Challenges and Opportunities in International Service Learning

Challenges and Opportunities in International Service Learning

Service learning, and specifically the work of organizations such as Engineers Without Borders USA, have become popular with universities looking to provide their students with applied educational opportunities which blend technical skills with a broader social mission and help the institution demonstrate its global impact. However, questions remain regarding the truly realized outcomes for students, as well as the unintended consequences that may be experienced by the partnering communities. This paper describes early results results from a four-year, mixed-method study which collected data through a combination of interviews and focus groups with members of the Engineers Without Borders USA organization, analysis and coding of completed project documentation, and observations and notes collected during a field visit to a project site. We conclude from our early data that students who are able (given sufficient resources) to fully participate in these type of projects do see positive benefits. However, barriers may prevent all students from having this opportunity. Further, the nature of student service learning projects inherently creates challenges for the communities that partner on these projects. Ongoing revisions to the Engineers Without Borders USA operating procedures may remedy some of the deficiencies, while researchers, participants, and institutions should continue to critically evaluate the impacts and outcomes of their work.

Presented June 26, 2018 at the ASEE Annual Conference in Salt Lake City, Utah.

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Devin Berg

June 26, 2018
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Transcript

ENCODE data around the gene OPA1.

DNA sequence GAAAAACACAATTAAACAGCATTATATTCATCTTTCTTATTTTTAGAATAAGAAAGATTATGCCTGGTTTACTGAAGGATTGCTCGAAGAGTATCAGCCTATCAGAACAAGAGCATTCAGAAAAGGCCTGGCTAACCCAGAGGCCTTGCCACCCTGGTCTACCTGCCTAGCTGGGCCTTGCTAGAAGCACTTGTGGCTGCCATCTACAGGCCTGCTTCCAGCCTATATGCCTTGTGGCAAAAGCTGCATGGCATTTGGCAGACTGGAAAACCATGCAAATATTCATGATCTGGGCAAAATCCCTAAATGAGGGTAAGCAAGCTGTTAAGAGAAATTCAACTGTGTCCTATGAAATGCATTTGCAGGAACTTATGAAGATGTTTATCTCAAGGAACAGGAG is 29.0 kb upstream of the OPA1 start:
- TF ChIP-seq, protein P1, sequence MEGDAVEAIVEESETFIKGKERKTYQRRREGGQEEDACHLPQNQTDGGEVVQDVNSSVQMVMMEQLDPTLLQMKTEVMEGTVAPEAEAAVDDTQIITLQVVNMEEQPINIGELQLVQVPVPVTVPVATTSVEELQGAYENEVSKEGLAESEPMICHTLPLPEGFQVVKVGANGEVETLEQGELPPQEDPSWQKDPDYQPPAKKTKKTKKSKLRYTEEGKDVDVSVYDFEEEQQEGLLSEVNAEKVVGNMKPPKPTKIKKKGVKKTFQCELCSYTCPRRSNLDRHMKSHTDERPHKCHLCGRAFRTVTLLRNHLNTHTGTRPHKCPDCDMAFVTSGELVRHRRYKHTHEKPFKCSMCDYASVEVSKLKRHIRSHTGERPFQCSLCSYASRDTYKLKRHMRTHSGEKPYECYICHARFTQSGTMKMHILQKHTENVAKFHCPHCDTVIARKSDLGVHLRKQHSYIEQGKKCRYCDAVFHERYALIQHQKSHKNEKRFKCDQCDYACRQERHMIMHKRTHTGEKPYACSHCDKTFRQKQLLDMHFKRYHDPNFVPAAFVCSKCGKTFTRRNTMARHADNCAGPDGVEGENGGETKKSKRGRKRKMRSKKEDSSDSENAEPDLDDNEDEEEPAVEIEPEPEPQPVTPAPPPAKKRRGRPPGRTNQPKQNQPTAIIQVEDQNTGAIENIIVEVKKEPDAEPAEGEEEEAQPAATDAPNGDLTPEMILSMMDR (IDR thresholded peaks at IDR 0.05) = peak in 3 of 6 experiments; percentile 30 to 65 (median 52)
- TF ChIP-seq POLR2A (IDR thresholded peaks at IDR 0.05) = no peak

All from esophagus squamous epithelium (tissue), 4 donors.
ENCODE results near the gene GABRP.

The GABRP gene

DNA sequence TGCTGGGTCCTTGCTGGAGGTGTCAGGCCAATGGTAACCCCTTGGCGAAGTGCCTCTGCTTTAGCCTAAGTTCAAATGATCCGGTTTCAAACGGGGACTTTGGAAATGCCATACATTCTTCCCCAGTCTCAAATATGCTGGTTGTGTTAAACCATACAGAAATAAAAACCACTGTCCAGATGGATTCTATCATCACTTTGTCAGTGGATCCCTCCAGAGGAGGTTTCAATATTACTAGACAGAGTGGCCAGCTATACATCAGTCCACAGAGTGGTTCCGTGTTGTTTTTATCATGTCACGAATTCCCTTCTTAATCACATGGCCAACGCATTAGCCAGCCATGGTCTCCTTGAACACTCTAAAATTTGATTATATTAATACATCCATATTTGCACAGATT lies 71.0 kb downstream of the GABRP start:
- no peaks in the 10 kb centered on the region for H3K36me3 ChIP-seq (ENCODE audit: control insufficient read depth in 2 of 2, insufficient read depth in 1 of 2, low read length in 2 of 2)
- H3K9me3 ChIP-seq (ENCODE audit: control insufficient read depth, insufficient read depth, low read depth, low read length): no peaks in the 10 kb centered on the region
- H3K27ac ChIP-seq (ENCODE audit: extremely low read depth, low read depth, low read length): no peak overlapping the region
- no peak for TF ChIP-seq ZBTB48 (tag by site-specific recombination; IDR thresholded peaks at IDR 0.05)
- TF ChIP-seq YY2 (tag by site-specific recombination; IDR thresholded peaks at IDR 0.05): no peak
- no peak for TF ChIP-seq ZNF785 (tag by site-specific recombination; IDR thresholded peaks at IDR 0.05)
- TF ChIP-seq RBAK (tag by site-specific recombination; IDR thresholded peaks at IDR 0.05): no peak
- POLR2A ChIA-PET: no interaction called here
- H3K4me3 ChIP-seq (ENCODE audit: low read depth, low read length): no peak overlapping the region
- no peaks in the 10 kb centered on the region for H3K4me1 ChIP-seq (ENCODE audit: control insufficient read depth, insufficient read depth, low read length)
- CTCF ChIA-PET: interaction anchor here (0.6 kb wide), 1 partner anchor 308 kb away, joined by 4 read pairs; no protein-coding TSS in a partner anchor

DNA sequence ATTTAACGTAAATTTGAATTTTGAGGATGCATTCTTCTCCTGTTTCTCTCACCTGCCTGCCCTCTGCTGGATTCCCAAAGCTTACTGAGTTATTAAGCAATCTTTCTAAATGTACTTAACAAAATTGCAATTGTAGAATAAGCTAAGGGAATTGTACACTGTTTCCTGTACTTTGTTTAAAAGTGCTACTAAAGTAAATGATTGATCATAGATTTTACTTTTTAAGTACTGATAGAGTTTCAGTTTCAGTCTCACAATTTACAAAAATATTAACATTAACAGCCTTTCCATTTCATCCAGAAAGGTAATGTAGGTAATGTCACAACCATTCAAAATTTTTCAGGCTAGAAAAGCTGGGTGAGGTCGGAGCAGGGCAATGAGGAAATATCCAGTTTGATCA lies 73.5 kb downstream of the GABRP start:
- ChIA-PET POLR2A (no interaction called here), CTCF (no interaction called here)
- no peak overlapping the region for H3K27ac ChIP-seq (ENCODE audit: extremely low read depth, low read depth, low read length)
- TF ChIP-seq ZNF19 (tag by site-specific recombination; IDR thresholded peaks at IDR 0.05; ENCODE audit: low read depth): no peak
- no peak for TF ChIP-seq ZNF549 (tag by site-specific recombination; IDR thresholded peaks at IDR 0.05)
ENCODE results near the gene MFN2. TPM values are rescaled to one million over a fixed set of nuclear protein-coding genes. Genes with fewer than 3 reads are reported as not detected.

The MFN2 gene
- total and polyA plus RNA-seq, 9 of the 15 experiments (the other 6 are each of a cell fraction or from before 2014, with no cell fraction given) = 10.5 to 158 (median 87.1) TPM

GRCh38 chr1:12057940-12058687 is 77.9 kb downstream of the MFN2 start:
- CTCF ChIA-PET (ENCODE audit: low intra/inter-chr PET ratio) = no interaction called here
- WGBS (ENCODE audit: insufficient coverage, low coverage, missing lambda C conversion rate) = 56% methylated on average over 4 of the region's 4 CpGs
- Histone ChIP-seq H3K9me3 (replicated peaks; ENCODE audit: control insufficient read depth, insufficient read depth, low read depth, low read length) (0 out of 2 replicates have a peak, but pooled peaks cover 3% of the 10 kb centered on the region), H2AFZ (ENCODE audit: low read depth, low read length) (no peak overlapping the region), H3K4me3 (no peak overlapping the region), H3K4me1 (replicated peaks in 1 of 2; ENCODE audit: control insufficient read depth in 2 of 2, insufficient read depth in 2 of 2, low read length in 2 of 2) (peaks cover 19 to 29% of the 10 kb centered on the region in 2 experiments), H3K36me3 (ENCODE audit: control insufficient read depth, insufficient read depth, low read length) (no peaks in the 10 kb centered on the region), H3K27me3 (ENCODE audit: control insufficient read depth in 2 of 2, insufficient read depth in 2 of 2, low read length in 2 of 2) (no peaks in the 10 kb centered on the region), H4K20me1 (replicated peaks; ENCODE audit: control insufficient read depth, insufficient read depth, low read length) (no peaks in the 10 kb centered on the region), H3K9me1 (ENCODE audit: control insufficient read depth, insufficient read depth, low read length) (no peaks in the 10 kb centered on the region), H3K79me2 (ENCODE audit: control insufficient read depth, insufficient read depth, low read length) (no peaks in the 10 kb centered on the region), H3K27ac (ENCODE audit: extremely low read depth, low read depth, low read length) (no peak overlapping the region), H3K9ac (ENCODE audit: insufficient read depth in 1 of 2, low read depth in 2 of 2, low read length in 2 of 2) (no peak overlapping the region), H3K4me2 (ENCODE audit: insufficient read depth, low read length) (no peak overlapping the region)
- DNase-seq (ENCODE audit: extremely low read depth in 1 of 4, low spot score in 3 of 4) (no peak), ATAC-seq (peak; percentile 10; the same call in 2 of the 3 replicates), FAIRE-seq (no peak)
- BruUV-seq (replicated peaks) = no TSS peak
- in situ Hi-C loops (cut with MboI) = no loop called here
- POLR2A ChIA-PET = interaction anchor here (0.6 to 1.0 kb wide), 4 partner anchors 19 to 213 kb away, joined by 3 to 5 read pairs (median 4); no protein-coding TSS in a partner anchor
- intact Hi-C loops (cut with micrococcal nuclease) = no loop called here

1. CHALLENGES AND OPPORTUNITIES IN INTERNATIONAL SERVICE LEARNING Tina Lee Devin

    Berg Elizabeth Buchanan This material is based upon work supported by the National Science Foundation under Grant No. 1540301. Any opinions, findings, and conclusions or recommendations expressed in this material are those of the authors and do not necessarily reflect the views of the National Science Foundation
  2. BACKGROUND • 4-year NSF funded project • Research questions: •

    Does participation in service learning such as EWB-USA contribute to a culture of ethical STEM practice? • Do participants from service learning projects experience their STEM education in a qualitatively different way than those who do not? • How can we learn from the on-ground experiences of students and faculty to identify and promote best practices in humanitarian service learning for a more ethically aware STEM culture? • Who is the primary client or beneficiary of SL? • What is the balance between helping a community versus or contrasted to student experiences?
  3. METHODOLOGY • Interviews and Focus Groups with EWB Participants •

    Analysis of EWB project documents • Fieldwork with EWB Chapter • Interviews with faculty involved in other service learning • Survey of students (engineering and non-engineering) at UW-Stout
  4. STUDENT IMPACTS • Students consistently positive about their experiences •

    Interviews mostly conducted with committed members • Impacts on less-involved students unclear